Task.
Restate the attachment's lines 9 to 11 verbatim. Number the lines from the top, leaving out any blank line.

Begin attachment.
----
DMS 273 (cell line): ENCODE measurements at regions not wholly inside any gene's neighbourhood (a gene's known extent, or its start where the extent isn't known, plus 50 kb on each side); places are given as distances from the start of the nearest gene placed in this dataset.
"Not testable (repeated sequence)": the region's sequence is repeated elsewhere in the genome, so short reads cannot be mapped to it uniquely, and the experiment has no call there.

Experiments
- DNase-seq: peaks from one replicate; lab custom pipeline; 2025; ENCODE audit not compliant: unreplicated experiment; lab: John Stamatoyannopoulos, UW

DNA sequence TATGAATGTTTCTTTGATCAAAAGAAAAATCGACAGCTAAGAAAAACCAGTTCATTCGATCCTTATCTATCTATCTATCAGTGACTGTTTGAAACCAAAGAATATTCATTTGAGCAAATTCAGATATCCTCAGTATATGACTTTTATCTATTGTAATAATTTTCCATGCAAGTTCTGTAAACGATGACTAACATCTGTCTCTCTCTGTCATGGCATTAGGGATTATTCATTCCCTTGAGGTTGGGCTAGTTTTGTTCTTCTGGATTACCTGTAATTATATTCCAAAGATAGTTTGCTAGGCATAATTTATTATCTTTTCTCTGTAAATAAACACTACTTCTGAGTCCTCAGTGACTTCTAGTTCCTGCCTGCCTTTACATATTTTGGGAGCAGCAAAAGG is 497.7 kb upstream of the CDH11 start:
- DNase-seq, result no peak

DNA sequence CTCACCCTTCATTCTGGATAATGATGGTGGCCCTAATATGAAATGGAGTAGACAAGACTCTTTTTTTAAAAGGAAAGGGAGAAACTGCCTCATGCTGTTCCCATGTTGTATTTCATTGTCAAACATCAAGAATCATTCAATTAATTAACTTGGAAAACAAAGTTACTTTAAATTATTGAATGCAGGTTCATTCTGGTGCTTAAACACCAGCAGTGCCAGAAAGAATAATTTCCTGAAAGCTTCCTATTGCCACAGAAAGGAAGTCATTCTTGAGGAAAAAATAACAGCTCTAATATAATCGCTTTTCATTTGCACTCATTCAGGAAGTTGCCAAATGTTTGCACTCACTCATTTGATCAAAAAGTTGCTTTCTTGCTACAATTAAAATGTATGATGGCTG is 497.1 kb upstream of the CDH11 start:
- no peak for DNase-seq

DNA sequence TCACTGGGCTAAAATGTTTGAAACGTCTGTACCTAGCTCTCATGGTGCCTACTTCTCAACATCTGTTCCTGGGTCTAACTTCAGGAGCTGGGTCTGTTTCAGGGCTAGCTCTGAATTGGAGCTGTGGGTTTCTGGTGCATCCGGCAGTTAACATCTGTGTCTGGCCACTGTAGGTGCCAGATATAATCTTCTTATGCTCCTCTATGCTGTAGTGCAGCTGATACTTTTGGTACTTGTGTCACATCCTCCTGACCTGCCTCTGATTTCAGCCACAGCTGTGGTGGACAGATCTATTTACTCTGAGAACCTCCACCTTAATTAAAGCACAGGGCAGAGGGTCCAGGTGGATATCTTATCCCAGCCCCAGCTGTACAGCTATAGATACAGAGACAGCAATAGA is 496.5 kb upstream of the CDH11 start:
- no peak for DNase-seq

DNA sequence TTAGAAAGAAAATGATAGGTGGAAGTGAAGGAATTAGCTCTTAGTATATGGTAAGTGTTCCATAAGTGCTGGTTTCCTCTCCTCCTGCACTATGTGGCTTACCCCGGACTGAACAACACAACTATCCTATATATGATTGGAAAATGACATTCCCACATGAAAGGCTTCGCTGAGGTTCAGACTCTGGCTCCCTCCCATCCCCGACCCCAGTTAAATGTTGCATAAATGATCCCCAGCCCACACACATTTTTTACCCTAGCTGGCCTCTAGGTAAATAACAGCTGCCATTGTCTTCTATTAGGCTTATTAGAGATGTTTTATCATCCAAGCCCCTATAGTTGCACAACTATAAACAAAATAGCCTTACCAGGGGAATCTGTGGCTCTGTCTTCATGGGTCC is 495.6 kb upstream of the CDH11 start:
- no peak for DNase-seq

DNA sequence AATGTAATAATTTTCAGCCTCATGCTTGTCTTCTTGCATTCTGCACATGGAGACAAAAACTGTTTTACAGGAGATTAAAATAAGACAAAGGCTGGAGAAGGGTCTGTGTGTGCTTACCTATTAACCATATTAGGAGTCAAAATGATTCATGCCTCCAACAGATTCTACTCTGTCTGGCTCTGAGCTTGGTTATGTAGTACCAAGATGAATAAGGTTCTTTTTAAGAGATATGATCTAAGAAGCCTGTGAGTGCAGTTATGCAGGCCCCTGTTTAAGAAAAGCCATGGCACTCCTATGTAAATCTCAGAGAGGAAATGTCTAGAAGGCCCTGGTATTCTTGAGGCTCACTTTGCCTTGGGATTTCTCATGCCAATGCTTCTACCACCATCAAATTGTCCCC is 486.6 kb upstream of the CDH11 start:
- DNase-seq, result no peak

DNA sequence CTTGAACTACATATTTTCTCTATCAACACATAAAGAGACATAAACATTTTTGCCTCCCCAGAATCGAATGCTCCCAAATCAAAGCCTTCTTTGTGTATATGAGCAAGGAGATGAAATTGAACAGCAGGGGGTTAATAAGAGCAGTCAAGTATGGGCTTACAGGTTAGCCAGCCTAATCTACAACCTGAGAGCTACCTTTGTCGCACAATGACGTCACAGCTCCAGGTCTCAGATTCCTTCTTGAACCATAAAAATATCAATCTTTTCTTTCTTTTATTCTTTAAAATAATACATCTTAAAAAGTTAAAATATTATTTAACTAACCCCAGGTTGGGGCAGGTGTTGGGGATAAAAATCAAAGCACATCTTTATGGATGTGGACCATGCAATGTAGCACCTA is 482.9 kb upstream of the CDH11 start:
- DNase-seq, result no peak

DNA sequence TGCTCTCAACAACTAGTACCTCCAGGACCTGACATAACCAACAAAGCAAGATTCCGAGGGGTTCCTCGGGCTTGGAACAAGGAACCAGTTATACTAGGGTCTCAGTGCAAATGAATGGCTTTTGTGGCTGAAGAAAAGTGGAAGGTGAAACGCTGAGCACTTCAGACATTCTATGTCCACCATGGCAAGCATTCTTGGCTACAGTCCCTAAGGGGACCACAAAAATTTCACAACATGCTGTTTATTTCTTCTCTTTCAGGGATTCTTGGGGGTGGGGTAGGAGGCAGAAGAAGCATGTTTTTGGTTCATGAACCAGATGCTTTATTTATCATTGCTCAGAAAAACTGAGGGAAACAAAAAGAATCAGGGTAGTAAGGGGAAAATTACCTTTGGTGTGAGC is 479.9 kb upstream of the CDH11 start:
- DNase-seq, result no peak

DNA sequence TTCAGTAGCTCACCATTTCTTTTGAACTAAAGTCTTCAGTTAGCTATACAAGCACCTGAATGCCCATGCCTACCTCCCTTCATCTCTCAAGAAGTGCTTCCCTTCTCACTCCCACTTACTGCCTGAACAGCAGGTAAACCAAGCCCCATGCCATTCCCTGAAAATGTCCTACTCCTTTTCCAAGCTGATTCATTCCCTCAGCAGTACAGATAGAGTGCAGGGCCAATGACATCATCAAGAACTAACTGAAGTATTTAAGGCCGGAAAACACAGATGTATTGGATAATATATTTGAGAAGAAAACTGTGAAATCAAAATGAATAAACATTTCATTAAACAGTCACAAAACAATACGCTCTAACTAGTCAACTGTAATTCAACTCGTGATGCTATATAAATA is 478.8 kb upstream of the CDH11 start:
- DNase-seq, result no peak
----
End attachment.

DNA sequence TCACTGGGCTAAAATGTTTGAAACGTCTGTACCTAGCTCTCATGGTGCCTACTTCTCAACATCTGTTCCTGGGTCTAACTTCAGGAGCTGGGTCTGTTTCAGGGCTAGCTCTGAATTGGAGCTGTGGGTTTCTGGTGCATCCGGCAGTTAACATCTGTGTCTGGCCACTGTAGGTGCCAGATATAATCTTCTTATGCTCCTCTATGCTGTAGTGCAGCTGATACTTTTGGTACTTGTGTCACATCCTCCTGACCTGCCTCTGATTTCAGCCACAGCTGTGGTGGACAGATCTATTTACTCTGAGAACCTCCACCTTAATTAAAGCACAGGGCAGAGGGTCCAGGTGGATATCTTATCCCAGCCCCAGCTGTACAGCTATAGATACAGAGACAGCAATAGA is 496.5 kb upstream of the CDH11 start:
- no peak for DNase-seq

DNA sequence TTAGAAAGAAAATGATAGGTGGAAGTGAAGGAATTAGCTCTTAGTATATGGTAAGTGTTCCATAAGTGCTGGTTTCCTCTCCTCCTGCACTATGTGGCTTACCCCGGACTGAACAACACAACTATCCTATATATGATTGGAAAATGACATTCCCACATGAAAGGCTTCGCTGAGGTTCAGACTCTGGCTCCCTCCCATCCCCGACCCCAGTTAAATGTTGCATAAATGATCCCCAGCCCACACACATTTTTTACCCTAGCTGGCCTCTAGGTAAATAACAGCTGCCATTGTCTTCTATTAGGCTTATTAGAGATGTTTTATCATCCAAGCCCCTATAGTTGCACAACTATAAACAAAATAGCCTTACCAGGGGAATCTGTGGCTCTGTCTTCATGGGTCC is 495.6 kb upstream of the CDH11 start: